Date of Award


Degree Name

Master of Science


Mechanical Engineering


David Espalin


Ceramic additive manufacturing (AM) uses the same fundamentals as material extrusion (MEX) that utilizes polymers or resins for printing applications. Ceramic AM uses the same process of slicing an STL file to determine a toolpath for the printer that will facilitate material deposition to manufacture full parts; ceramic AM also provides a low-cost advantage when compared to processes that require high powered lasers for melting metal powders or heated nozzles used for dispensing thermoplastics. Despite having the similar design freedom and ability for rapid prototyping that other printing methods benefit from with the addition of low cost, ceramic AM has unique challenges and disadvantages that must be understood and characterized before benefitting from the roles that ceramic parts can fill.Ceramic pastes are vulnerable to drying, which can cause nozzle clogging and cracking after deposition. They are also heavily reliant on the initial chemical formulation and accompanying material characteristics since ceramic pastes need to be easily extruded while maintaining shape after deposition, mitigating the drying effects mentioned earlier, and must have the ability to produce a high-density ceramic part after sintering. These challenges compound when considering a final part since favorable changes that affect shape retention may negatively impact drying, and changes that positively impact drying may affect the density of the final part due to the inclusion of voids after extrusion. Ceramic AM depends on the shear thinning and shape retention characteristics of paste, thus, it is important to obtain rheological characteristics of the paste and the effects of printing conditions on that paste. This research focuses on the rheological characterization of barium titanate ceramic paste and dimensional characterization of printed single 50 mm long ceramic beads in response to changes in ceramic solid loading volume percent, PEG molecular weight, and print parameters such as extrusion factor, print velocity, and nozzle type. A full factorial design of experiments was made using 5 factors with 2 levels for a total of 32 runs. Beads were printed, then scanned 10 times in intervals of one minute. A separate container of paste was then taken and used to determine material properties using rheology. This was done to determine the significance of each variable on the dimensions and leveling of ceramic beads, which would provide insight into the requirements that would produce successful beads with favorable characteristics and measurements matching the intended dimensions. This research was impactful since characterizing single beads can be expanded to the outcome of a full part without the necessity of longer print times and more material waste that would come with printing full parts. Although full parts printed at the end of this experiment were not successful, bead characterization was used to determine the challenges associated with printing each paste using different factors. The printed beads exhibited errors that were also present in printed parts while also providing data to determine the most impactful factors without using the larger amount of time and material required for printing parts. Measurements of printed beads collected using a laser profilometer determined that lower solid loading vol% and PEG molecular weight caused greater deformation after extrusion and beads lost 22.2% of their height over 10 minutes. Beads printed using high solid loading vol% and PEG molecular weight had better shape retention, only losing 4.2% height over 10 minutes with no increase in width, however, these beads also experienced discontinuities due to nozzle clogging. Rheology of these pastes revealed that high solid loading vol% had significantly greater yield stress and flow point values, having a magnitude increase of 728% and 1,385.3%, respectively, when considering 39BTO-12-400 and 55BTO-12-400. A statistical analysis of the results determined that a combination of high extrusion factor and high PEG molecular weight was most impactful for producing viable beads using both solid loading vol%, while the best overall combination was high extrusion factor, high PEG molecular weight, and high solid loading. Based on the statistical analysis, print velocity and nozzle type had no impact, while solid loading was the most significant, followed by extrusion factor, and finally PEG molecular weight. Statistically significant parameters identified using ANOVA were used to print four parts to determine if dimensionally accurate parts could be printed using the best levels for each factor. Although printing was successful, the extrusion factor was insufficient for the designated standoff distance and layer height used for each part, resulting in discontinuities and clogging, which were the same issues present in single bead printing.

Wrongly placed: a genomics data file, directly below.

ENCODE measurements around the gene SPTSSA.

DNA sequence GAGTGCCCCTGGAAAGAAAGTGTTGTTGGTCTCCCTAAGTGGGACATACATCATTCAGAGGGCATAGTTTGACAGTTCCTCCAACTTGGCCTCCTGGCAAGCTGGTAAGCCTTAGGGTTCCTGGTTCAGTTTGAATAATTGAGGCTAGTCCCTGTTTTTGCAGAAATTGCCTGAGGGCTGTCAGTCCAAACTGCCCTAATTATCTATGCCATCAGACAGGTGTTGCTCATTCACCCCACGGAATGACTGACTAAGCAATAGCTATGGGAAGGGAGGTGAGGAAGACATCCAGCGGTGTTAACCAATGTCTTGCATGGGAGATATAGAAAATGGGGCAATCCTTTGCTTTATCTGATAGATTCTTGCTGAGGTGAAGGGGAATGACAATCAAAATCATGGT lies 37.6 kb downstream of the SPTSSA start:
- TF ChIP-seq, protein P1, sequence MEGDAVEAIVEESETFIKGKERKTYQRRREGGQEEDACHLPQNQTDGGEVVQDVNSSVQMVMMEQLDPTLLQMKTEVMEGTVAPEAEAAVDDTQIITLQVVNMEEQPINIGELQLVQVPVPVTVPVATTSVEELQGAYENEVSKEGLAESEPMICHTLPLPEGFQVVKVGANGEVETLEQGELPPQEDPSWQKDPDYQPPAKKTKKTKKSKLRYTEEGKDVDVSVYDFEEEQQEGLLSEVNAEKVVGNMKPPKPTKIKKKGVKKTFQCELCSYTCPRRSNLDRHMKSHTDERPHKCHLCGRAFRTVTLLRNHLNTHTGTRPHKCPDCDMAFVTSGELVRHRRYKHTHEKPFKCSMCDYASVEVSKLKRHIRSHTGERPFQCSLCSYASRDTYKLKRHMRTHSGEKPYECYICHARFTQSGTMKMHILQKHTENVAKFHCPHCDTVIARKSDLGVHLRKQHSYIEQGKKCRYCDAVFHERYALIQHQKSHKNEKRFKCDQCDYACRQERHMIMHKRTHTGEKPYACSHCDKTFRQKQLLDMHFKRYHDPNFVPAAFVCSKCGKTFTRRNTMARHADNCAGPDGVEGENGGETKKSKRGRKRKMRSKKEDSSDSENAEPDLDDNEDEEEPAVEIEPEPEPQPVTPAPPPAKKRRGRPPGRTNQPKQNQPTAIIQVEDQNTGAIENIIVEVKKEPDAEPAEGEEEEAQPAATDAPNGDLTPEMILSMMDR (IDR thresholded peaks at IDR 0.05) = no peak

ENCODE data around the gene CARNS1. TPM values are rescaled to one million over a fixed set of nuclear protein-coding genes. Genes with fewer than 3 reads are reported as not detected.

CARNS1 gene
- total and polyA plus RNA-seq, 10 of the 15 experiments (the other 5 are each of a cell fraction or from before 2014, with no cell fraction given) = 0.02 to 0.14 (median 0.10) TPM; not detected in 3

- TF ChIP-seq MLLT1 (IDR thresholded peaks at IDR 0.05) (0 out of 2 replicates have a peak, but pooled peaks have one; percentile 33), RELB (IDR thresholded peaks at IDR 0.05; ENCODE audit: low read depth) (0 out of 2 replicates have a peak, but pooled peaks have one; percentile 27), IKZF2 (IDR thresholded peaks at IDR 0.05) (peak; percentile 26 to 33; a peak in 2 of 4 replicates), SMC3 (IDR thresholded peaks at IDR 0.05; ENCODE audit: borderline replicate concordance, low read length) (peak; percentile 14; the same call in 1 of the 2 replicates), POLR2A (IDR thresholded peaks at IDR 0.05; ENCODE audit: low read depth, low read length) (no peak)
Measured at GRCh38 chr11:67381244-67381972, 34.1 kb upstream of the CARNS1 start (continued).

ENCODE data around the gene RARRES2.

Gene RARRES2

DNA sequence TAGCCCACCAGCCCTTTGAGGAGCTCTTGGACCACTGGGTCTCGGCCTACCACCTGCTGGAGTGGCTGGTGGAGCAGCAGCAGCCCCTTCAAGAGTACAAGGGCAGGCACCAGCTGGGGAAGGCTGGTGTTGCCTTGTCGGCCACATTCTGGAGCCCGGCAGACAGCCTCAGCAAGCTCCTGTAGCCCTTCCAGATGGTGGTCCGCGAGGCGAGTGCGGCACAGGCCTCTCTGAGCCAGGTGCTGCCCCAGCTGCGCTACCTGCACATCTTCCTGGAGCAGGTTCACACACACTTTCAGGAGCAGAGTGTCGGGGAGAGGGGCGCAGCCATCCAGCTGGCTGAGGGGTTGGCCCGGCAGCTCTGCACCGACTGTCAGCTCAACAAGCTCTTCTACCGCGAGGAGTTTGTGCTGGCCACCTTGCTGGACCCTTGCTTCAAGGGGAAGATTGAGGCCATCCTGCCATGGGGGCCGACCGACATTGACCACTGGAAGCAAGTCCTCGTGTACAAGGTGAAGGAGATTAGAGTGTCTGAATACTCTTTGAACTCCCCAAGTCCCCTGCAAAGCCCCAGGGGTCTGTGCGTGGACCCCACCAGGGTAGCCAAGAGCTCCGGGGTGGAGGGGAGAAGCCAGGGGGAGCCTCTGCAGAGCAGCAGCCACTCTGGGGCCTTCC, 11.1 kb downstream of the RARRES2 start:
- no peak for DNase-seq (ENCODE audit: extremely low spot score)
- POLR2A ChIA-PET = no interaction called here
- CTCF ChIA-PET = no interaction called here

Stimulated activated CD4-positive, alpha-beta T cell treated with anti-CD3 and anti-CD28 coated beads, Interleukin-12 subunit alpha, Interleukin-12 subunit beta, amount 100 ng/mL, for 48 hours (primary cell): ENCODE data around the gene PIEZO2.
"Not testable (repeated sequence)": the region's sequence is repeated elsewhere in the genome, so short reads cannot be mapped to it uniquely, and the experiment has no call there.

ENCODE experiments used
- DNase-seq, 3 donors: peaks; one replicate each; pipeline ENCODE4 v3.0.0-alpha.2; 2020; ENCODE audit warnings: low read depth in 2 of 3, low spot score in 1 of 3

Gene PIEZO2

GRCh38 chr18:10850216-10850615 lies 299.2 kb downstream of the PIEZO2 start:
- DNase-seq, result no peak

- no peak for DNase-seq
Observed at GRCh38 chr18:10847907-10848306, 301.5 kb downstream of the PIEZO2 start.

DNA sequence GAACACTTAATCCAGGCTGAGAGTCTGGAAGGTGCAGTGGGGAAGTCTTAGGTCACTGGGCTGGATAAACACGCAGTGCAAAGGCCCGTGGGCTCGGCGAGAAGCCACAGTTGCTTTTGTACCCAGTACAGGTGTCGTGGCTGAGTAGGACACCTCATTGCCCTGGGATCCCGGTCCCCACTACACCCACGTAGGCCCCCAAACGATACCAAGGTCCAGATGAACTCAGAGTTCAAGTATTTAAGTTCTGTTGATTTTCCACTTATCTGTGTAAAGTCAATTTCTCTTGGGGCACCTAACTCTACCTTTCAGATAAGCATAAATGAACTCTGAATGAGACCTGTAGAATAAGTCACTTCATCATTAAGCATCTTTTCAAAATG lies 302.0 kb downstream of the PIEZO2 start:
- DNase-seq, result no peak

Received from ProQuest

File Size

99 p.

File Format


Rights Holder

Nicholas Durand

Available for download on Friday, May 23, 2025